Last updated on August 25th, 2020 at 09:29 am
Ode to the west wind by Percy Bysshe Shelley is the poet’s appeal to this strong element of nature to make the poet as swift, powerful and free as itself. In this ode he has manifested the power of the West Wind through a series of bold imageries and metaphors which makes it one of the most creative pieces of poetry written in the Romantic Age. Go through the following to understand Ode to the West Wind Analysis.
Summary of Ode to The West Wind – Stanza One
In this Ode to West Wind summary we will discuss how Shelley observes the West Wind as a destroyer and a preserver. The poet sketches the picture of the West Wind as the breath of the season of autumn which flows through the trees and rustles away its dead leaves. These dead leaves in their colors of black and hectic red, look like disease stricken ghosts trying to escape the spells of an enchanter.
Apart from dead leaves, the West Wind also carries winged seeds with itself to bury them within the ground in their “dark wintery bed” like corpses within their grave. In doing so they make it possible for the seeds to regenerate and come to life again when the West Wind’s sister, The East Wind infuses life in them during spring time making them paint the face of earth with a lot of cheerful colors. Here Shelley compares the East Wind to a shepherd who drives its flocks of seeds to bloom in fresh air. By fusing death and birth together in the first canto, the poet explains why he calls the West Wind a “Destroyer and Preserver”!
Analysis of Ode to The West Wind – Stanza Two
In the summary of Ode to the West Wind’s second stanza we will get a picture of the fierce storm which the West Wind brings along with it. The poet describes the West Wind as a stream on which the clouds are strewn across like dead leaves of the imaginary tree which has its roots and boughs in the oceans of Earth and heaven respectively.
These dead leaves or clouds after being plucked cover the blue surface of this fierce wind with rain and lighting. These clouds because of their fierce look during the storm have been compared to the disheveled hair of Maenad who is the crazy worshipper of the God of Vine, Bacchus. The fierce storm with its lightning and thundershowers seem to be the funeral song of the dying year with the vapors being the dome atop its grave!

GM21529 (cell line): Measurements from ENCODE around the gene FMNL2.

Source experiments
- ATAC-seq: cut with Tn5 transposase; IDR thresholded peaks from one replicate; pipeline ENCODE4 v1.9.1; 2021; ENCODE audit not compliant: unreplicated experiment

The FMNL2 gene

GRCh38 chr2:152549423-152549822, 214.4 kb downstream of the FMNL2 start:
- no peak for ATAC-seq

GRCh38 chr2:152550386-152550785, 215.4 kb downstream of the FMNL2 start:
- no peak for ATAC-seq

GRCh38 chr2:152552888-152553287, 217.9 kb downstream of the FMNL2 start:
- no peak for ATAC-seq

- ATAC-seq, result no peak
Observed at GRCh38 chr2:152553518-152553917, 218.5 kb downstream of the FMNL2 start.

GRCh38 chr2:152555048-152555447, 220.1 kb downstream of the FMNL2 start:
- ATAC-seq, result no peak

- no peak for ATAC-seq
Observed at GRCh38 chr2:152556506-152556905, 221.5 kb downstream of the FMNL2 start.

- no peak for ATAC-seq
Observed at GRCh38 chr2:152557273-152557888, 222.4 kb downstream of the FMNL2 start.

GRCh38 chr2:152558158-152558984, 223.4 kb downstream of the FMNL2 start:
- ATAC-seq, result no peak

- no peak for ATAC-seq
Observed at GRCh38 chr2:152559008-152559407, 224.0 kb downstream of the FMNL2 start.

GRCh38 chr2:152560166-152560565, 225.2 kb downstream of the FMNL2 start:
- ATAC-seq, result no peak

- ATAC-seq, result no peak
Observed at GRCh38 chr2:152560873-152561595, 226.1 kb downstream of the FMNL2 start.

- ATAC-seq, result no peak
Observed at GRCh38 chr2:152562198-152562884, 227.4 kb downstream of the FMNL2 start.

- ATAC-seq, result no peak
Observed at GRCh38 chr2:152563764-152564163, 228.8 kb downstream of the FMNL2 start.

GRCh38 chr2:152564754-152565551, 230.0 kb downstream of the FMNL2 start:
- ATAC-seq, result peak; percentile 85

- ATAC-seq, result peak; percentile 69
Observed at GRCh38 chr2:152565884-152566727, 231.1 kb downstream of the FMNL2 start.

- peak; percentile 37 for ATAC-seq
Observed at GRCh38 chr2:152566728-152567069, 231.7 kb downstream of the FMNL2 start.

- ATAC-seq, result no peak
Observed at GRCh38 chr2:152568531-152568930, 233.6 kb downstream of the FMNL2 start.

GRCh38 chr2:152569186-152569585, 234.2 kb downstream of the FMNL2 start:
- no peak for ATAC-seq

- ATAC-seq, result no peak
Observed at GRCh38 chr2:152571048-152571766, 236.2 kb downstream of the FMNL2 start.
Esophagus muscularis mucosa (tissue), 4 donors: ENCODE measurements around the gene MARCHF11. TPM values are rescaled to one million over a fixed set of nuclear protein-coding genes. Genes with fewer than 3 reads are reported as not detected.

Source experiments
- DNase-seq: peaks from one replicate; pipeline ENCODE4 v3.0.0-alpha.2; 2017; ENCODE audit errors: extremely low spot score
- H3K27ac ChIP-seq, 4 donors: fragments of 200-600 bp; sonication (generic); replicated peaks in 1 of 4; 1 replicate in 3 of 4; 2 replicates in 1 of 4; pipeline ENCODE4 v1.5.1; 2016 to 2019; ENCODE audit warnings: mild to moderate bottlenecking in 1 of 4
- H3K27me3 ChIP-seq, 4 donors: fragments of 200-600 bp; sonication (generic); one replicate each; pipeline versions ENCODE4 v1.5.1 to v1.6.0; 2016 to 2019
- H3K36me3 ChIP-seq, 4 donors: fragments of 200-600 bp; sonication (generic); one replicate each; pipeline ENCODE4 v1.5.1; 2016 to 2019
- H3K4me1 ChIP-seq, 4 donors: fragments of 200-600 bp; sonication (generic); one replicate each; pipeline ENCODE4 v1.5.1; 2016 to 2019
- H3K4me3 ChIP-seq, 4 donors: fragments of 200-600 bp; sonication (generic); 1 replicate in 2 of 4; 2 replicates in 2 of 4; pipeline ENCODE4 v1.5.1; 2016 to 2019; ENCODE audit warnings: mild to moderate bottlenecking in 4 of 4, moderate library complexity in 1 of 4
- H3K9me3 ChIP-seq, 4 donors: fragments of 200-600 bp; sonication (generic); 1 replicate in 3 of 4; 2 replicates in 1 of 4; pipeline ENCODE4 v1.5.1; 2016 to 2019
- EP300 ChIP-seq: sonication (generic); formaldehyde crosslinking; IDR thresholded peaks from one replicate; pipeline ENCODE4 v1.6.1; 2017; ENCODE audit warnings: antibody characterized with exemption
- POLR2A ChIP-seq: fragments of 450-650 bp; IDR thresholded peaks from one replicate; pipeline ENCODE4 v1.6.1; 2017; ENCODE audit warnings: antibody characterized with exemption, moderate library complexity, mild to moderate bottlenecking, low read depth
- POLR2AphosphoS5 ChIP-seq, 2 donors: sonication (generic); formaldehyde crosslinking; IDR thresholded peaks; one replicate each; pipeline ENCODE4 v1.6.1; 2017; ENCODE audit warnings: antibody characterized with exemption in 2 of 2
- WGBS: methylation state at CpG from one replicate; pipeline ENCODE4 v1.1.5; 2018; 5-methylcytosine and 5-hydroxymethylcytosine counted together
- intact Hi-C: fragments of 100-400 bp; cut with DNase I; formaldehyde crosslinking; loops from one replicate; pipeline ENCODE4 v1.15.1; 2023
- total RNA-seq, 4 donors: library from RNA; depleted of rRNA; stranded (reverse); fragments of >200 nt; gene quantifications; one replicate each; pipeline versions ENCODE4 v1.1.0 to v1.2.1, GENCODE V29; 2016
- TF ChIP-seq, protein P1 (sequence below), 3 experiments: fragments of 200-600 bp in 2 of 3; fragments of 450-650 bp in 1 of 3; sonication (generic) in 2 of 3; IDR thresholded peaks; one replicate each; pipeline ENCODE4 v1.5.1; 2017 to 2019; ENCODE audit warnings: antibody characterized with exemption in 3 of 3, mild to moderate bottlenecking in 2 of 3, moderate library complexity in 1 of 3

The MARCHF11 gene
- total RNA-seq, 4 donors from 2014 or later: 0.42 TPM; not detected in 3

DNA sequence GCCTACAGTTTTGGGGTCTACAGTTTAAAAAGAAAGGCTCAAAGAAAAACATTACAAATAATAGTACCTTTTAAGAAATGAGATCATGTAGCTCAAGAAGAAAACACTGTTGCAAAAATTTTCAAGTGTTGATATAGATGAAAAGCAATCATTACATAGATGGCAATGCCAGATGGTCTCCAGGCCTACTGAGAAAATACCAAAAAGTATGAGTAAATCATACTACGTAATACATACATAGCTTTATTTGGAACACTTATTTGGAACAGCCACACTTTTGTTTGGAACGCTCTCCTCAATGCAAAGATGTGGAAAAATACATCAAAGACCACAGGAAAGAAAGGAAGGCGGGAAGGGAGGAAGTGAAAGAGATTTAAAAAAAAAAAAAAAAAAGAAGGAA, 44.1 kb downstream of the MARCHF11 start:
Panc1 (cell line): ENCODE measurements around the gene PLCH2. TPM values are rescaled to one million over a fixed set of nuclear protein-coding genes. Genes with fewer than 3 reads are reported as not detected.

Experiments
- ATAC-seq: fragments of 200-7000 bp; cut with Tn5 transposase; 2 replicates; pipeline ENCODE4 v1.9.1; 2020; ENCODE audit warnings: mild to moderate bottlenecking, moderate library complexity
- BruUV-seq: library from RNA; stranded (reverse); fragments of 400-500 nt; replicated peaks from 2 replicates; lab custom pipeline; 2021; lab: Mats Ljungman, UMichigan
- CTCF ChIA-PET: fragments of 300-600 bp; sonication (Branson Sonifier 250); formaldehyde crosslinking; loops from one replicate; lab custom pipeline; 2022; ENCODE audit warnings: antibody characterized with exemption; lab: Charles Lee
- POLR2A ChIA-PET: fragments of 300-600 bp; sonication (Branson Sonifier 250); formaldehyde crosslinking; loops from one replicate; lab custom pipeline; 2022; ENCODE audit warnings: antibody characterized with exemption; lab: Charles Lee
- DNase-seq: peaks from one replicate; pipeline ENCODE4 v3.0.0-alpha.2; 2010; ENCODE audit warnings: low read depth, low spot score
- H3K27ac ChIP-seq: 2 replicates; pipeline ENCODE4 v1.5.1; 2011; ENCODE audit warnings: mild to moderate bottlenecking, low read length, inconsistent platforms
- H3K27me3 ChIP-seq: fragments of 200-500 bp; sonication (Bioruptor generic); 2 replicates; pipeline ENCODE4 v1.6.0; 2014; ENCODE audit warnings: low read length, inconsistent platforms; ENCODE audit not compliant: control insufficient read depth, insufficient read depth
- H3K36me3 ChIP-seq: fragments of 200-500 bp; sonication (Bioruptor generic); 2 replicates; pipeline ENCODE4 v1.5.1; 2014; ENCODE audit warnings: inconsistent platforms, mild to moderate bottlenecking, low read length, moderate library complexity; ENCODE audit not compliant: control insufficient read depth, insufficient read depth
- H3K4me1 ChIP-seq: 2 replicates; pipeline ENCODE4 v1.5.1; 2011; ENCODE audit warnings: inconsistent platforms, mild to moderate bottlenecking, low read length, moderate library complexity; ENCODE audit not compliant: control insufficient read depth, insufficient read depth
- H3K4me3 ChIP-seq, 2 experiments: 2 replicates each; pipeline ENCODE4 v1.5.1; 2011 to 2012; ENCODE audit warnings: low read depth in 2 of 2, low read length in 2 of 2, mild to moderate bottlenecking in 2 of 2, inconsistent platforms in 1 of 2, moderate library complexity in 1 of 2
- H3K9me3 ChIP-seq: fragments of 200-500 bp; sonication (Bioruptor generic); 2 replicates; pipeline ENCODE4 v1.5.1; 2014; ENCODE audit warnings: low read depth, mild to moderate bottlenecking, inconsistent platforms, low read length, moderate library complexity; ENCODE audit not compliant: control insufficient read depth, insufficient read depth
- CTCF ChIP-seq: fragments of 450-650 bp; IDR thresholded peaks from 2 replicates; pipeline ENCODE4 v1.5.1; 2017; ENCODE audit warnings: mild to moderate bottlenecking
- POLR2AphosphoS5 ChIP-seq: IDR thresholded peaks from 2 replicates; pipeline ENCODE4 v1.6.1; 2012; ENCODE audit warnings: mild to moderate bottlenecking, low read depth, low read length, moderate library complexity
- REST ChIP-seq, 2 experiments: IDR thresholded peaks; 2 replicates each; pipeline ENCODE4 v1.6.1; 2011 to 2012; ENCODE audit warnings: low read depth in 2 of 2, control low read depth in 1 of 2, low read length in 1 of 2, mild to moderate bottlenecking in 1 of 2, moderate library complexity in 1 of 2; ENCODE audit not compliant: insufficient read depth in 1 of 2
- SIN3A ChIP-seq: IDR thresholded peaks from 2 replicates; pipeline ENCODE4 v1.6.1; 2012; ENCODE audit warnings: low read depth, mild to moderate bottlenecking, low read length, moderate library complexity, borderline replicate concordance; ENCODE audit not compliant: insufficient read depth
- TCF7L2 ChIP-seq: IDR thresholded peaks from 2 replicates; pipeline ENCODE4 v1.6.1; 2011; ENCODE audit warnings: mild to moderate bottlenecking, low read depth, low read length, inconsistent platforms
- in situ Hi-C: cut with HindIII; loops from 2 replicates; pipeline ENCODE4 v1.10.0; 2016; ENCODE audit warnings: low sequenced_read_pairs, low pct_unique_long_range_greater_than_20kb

Explanation of Ode to the West Wind – Stanza Three
In the third canto the poet gives us an insight into the tremendous strength of the West Wind by describing the effect which this element of nature has on the otherwise peaceful Mediterranean and the Atlantic. The West Wind wakes the sleeping Mediterranean from its summer sleep where it dreams about moss covered castles and towers submerged within its depths.
The West Wind carves chasms on the surface of the Mediterranean and the Atlantic through which it enters the ocean and makes the vegetation below the ocean turn gray with fear as they tremble and shake under the powerful impact of this fierce wind.
Explanation of Ode to the West Wind – Stanza Four
Ode to the west wind analysis of the fourth verse is Shelley’s appeal to this strong wind from which he derives his inspiration to see him through the struggles of life. The poet wishes from the deepest corners of his heart to be turned into a dead leaf or a cloud which the West Wind can carry with it such that he could experience the wind’s swiftness and freedom!
He urges the West Wind to take him back to his boyhood days when he used to look up the Wind as his accomplice and had the potential to out-speed the Wind with his spirit and vivacity. But now times have changed and the poet is tied down by the miseries of life making him need the West Wind’s help more than ever! The poet calls out to the West Wind and requests it to lift him with itself and set him free from his pains.
Explanation of Ode to the West Wind – Stanza Five
In the fifth canto the poet expresses the desire to mingle with his fierce source of inspiration. He appeals to the West Wind to make him his lyre upon which the West Wind could play its songs full of life. He wants his lips to be the trumpet through which the West Wind awakens the earth such that the West Wind and the poet become one. The poet portrays himself as an extinguished hearth and requests the Wind to scatter his sparks and ashes. He wants the West Wind to carry his dead thoughts all over the world just like it carries the dead leaves, so that the poet can be heard.
The poet ends this canto on a note which adds a hint of optimism to the poem. He ends it with the question “If winter comes can spring be far behind?” which takes this ode to a whole different level in the world of poetry. By this ending question, the poet, in-spite of reeling under worldly miseries infuses hope in his poetry by hinting that the darkest hours are always followed by the light of good times.
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